This farm boy started not to feel so deprived. From then on, as I gathered eggs from the nice cackling Leghorn hens and helped to milk our three Holstein cows, I kind of felt akin to ice cream. I had my hand in the production of this wonderful taste treat. On Saturday nights, my folks would take the cream and eggs to town to sell at Shaneyfelt Produce so they could get a couple of dollars to buy flour in printed cloth sacks for sewing and other supplies around town, which is another story.
Back to the homemade ice cream. I was all eyes as Grandpa took the metal tank of Grandma’s formula and placed it in a wooden bucket and he snapped a crank handle on top of it. In the meantime, Dad got some ice from the Blue River and put it in a gunny sack and beat it to chips with a hammer. Grandpa dumped the ice around the tank, then he did something funny. He poured salt on the ice. I asked why, and Grandpa Joe said "it makes the ice colder." It blew my mind: how could cold get colder? (I learned many years later that rock salt with water makes brine and it freezes at 0 degrees. That’s what the German scientist Daniel Fahrenheit found out in 1724 so he marked 0 degrees on his thermometer scale that we use today because it was the coldest temp he could make in the lab.)
Homemade Ice Cream Cranks Up Patience
So, the ice and rock salt are in place and Dad started cranking. Then Grandpa would crank, then Dad again. My brother Steve and I took turns sitting on the machine to add weight. It seemed to take forever and the air was freezing also, so I’d run inside and watch from the front room window. I was helping by being a part of the great moment, but I didn’t know what patience was. I thought waiting for Christmas Eve took a long time, but that’s another story.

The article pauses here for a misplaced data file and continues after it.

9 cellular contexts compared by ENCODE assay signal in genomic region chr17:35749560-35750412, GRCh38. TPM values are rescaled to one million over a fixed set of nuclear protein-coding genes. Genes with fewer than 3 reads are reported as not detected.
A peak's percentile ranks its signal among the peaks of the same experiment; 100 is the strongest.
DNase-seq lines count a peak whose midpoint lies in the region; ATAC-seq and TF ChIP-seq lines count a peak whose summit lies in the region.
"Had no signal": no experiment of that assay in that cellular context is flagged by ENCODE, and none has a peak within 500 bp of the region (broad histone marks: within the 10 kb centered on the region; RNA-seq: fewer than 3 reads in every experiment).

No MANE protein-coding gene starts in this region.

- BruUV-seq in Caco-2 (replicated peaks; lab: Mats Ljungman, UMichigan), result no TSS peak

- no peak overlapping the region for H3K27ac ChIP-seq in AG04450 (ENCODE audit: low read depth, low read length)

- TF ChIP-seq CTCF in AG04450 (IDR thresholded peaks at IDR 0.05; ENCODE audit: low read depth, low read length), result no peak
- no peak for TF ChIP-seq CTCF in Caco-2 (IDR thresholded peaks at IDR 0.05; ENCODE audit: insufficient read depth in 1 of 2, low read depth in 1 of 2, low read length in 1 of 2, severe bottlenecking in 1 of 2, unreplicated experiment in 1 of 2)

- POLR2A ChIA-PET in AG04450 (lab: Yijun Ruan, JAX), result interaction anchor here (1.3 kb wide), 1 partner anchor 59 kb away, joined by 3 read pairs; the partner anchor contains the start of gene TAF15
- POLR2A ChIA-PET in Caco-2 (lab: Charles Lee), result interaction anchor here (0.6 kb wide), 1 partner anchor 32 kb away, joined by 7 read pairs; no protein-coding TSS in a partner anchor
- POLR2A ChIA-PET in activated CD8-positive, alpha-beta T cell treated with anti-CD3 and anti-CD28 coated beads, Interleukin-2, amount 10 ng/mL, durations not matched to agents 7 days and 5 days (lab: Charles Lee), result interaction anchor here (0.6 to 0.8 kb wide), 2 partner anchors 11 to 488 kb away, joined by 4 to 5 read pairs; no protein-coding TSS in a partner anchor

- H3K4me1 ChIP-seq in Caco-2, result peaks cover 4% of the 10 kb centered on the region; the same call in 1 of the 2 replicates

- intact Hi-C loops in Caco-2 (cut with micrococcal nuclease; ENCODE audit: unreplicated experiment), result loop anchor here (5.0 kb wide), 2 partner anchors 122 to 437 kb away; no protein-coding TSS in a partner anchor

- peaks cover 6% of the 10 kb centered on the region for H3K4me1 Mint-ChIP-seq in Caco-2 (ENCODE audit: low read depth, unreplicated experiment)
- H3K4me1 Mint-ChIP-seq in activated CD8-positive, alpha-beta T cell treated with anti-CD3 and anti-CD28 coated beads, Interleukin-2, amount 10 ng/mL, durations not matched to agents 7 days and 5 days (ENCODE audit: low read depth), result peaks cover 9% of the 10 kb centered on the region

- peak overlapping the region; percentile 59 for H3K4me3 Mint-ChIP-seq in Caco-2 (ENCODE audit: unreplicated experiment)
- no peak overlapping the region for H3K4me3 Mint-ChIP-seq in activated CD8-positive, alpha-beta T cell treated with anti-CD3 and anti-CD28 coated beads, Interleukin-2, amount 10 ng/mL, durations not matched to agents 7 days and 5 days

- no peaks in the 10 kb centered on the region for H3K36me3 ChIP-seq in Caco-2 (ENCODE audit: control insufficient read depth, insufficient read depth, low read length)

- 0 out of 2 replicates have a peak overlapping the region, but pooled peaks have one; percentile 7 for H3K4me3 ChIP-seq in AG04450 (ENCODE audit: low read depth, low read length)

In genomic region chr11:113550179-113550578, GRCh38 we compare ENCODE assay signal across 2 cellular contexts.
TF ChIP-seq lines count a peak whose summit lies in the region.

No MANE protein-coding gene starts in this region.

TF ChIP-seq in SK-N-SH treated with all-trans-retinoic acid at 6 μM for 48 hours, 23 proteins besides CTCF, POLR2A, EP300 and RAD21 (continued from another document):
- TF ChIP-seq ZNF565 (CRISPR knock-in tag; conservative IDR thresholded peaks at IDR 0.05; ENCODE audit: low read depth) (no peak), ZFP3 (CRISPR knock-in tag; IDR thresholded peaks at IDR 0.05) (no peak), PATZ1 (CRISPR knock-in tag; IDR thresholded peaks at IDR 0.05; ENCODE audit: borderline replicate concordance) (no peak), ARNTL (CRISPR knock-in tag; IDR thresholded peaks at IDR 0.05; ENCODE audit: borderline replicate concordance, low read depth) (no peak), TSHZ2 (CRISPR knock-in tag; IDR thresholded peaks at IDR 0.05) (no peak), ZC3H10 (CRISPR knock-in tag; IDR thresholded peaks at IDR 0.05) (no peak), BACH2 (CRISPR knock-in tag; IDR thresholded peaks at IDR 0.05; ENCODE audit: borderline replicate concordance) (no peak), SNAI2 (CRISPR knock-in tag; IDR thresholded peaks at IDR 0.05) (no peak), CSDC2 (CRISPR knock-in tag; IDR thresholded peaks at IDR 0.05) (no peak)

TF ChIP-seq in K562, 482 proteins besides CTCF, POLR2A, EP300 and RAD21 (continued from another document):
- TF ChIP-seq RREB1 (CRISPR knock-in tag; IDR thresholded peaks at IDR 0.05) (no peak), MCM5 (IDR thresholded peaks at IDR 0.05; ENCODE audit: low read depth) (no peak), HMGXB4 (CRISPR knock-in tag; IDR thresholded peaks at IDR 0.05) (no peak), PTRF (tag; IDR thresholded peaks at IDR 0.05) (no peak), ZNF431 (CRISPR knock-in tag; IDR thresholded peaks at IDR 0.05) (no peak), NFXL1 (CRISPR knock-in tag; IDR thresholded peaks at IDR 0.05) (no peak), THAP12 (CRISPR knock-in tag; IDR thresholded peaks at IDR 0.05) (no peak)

Finally, when Dad’s strong arm couldn’t turn the crank, the formula had become ice cream. It’s ready, but hold it . . . more waiting. Not only did the ice cream have to "set" but we had to eat the turkey dinner first. Eat food at a time like this? Life sometimes goes in the slow lane for a young farm boy. Sure, we learned some patience from planting corn, watching for sprouts, cultivating it, hilling it, picking it, cribbing it, and shelling it, but waiting another hour to open up the ice cream machine took a special calling. I made excuses twice to get up from the big pulled-out table just to peek out the front room window to make sure the ice cream was still there.
OK, the food was good, but let’s focus on what I knew was the main event of the day. While the womenfolk cleared the table, Grandpa Joe brought in the gleaming tank dripping with salt water. Excitement was building and I’d left plenty of room to eat a big bowl of homemade ice cream. Imagine, now eating ice cream on the farm. Could it get any better than this?
Oh, look! Grandpa just pulled a "paddle" out of the tank. It sure wasn’t the kind of paddle I’d been introduced to by Dad. Grandpa kept the paddle loaded with ice cream for himself, and then Grandma Grace started dishing out the ice cream. There were many around the table, so the dishes weren’t as big or as full of ice cream as I was dreaming, but I found out I had to take my time eating homemade ice cream. Grandpa warned us kids not to eat it very fast. Something tasting that good was hard to slow down. Wow, what a headache! I thought someone dropped the heavy crank on my head. Grandpa Joe noticed I shut my eyes and held my head. "See, didn't I warn you not to eat so fast," he said smiling at me. A couple of headaches a bowl was a good average, but worth it.
Over a half century later, I still have a vivid memory of the beautiful Fairmont Ice Cream Parlor in Aurora, painted in glistening white and trimmed in a soft light green. For church and school picnics, Fairmont would put ice cream in a 3-foot tall tub wrapped in padded canvas to keep it cold. I remember when the ice cream was gone, I’d open the flap, lower my face in, and breathe deeply. Oh, the aroma carved my scent trail for life. Even in 2002, when I get a whiff from a vanilla ice cream carton, my mind flies back to the Ice Cream Parlor and the ice cream in the park.